Authors today are faced with perhaps more choice than ever before with regards to how best for their book to reach market. Not only are there more options than ever before but there are also more companies offering each option than ever before.
It is critical then that writers do their due diligence and take the time to fully understand the company or offering they are considering working with, in order to ensure it is a good fit. Otherwise, if a writer merely jumps at the first search result online or the first company they stumble across, the likelihood is they will be underwhelmed and may have to start from scratch to find the right option.
This review then will aim to tick off one company from what is likely an endless list, in order to assist writers in their evaluation process. Chicago Review Press is an independent publisher that’s been in operation for close to 50 years. Below, we will take a close look at their backstory, what it is exactly that they do, the criteria writers need to meet to work with them and whether or not they are worth consideration for writers seeking to get their work published.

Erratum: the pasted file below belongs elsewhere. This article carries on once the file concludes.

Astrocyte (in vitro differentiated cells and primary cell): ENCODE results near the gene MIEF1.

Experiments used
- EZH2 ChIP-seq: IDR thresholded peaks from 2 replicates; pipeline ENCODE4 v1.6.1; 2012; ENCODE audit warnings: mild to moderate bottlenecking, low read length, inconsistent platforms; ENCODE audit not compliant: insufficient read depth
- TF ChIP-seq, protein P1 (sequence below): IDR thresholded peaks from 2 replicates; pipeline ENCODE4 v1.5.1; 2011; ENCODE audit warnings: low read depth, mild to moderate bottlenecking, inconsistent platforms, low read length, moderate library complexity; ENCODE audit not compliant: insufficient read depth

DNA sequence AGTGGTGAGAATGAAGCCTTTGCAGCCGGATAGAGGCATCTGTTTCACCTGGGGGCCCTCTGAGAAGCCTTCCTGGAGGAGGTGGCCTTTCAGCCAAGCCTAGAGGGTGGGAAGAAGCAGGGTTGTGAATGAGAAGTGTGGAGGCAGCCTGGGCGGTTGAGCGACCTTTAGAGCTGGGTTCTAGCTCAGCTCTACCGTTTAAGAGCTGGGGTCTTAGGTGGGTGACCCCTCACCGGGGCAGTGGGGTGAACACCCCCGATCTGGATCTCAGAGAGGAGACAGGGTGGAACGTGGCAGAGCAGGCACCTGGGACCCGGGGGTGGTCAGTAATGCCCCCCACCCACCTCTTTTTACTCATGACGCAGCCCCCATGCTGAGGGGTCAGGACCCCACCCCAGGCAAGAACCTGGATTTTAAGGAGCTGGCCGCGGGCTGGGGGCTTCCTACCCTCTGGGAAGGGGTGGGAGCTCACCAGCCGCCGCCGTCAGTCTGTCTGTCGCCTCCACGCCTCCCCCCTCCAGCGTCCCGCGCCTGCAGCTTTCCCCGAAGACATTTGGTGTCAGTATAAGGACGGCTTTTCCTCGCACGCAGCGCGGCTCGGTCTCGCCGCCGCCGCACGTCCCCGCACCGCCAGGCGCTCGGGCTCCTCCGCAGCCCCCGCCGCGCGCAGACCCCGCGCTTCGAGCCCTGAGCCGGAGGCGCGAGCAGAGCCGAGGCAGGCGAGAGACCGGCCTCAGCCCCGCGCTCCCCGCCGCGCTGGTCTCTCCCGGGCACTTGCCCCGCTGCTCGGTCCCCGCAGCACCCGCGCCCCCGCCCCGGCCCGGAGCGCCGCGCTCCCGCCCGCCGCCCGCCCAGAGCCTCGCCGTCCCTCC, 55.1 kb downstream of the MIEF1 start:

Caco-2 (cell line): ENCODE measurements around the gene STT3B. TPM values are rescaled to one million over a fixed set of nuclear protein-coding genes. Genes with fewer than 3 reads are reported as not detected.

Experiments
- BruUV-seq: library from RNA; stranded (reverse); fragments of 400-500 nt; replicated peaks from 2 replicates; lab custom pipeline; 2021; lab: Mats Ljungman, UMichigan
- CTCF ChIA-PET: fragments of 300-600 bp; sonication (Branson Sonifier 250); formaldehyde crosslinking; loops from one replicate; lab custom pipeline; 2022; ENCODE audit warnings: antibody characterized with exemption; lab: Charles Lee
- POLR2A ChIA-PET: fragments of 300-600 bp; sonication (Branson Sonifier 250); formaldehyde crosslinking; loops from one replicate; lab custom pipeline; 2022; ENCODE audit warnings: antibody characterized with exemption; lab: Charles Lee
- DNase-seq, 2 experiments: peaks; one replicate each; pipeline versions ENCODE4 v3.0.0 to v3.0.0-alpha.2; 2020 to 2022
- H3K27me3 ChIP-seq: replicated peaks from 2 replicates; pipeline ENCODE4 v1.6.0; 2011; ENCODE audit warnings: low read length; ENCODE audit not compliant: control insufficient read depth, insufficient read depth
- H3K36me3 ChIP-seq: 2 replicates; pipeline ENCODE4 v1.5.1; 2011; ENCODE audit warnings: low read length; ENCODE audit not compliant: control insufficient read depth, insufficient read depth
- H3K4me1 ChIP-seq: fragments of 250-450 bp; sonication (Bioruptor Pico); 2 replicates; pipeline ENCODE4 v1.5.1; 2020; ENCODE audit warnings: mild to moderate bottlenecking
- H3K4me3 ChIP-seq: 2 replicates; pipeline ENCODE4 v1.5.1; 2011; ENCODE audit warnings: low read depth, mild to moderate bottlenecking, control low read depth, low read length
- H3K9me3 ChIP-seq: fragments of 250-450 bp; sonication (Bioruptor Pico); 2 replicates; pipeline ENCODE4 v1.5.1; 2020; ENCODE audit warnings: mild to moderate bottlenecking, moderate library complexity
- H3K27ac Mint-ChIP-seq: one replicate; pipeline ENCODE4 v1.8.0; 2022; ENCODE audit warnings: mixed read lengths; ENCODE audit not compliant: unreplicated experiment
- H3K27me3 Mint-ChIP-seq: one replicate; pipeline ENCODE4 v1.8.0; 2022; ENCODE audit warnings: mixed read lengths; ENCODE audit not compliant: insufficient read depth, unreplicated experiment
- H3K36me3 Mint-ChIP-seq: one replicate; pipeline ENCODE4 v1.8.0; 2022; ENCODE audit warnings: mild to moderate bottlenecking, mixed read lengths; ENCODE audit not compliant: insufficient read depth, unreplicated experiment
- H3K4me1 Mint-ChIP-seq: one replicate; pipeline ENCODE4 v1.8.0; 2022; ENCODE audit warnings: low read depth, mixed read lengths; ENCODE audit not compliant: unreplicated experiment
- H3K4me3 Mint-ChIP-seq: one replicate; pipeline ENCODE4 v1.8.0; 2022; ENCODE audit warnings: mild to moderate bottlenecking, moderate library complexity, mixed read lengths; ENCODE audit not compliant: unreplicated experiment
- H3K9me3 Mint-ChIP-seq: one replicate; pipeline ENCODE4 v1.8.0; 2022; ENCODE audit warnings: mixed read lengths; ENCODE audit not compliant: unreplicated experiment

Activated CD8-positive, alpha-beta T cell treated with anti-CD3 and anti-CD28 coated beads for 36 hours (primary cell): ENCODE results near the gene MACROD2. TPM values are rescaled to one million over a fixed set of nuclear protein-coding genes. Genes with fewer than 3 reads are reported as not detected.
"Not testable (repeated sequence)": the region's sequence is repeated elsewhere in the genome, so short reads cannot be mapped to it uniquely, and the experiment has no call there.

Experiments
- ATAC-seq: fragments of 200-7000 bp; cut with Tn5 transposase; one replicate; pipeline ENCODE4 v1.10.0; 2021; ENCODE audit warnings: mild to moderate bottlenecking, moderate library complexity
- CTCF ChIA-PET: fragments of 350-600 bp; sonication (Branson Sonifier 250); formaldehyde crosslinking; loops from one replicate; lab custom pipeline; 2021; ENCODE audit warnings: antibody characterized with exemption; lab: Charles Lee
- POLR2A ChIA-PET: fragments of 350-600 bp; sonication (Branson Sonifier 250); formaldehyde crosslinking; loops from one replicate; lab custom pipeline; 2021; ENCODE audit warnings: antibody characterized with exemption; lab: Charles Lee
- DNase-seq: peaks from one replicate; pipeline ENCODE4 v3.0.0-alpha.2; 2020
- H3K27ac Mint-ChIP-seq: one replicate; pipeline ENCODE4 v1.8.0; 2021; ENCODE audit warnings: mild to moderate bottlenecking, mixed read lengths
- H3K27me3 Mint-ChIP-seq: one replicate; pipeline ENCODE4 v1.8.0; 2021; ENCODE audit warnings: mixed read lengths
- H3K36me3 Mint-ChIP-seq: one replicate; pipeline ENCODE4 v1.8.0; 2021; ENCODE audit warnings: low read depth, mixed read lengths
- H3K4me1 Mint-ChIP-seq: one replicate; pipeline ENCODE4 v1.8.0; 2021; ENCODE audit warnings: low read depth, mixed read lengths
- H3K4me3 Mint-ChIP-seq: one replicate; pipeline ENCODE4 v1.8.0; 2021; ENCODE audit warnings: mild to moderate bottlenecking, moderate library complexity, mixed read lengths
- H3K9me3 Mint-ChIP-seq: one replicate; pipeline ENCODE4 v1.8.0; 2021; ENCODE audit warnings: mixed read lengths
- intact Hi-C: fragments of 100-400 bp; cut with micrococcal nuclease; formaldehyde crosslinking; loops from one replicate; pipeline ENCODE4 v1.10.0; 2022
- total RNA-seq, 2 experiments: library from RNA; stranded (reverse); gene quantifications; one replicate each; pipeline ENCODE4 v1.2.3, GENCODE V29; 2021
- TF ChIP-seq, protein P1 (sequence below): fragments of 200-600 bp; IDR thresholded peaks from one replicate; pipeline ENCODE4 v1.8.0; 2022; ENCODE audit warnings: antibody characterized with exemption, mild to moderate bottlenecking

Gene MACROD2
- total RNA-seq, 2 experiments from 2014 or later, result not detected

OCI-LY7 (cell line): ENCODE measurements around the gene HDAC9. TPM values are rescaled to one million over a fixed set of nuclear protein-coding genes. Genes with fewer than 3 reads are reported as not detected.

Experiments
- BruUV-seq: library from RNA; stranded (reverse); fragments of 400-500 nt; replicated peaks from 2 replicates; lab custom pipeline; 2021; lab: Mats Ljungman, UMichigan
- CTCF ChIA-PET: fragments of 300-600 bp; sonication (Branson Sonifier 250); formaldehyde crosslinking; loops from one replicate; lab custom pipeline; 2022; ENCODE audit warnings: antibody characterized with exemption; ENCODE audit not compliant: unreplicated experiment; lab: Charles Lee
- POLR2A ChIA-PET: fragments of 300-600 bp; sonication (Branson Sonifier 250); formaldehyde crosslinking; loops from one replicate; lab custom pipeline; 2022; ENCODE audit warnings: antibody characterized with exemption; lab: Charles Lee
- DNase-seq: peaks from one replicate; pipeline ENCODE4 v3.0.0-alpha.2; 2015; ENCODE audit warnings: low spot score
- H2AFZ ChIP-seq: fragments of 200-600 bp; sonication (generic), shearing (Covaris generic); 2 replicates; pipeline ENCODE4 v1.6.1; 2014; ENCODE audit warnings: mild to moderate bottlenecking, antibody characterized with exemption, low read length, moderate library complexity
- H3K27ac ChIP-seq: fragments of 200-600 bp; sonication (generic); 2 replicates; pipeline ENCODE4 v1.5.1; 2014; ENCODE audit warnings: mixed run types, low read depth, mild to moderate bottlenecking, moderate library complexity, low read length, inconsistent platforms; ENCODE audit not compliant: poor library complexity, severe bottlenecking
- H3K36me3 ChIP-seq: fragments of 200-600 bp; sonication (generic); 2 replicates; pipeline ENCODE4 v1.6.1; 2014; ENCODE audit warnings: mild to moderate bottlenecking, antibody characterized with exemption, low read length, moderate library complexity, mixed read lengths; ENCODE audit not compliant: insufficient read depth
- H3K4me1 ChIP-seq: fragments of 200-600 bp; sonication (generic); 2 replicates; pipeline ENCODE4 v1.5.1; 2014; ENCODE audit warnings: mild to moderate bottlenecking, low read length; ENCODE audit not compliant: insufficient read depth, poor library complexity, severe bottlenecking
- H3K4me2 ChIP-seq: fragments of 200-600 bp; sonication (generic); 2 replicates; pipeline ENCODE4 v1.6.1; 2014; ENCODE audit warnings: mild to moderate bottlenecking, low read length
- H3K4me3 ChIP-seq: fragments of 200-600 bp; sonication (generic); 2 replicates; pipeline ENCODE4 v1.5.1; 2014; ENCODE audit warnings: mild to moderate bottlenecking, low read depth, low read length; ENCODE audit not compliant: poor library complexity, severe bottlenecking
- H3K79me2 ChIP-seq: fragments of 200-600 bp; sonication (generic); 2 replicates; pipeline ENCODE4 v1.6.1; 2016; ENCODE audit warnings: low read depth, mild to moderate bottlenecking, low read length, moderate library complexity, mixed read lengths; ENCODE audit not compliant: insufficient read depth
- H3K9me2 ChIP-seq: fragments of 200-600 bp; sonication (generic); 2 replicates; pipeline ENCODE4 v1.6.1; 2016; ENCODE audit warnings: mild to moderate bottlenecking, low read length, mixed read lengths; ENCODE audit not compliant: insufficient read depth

What is Chicago Review Press?
Chicago Review Press is an independent publisher founded in 1973 by Curt and Linda Matthews. Working at the time as a poetry editor for the Chicago Review, they came across some works they deemed exceptional and initially published them by themselves out of their basement.
In the nearly 50 years since Chicago Review Press has grown from strength to strength and now publishes works that they consider to be of lasting interest, as well as titles that they consider to be groundbreaking and innovative as opposed to merely following trends.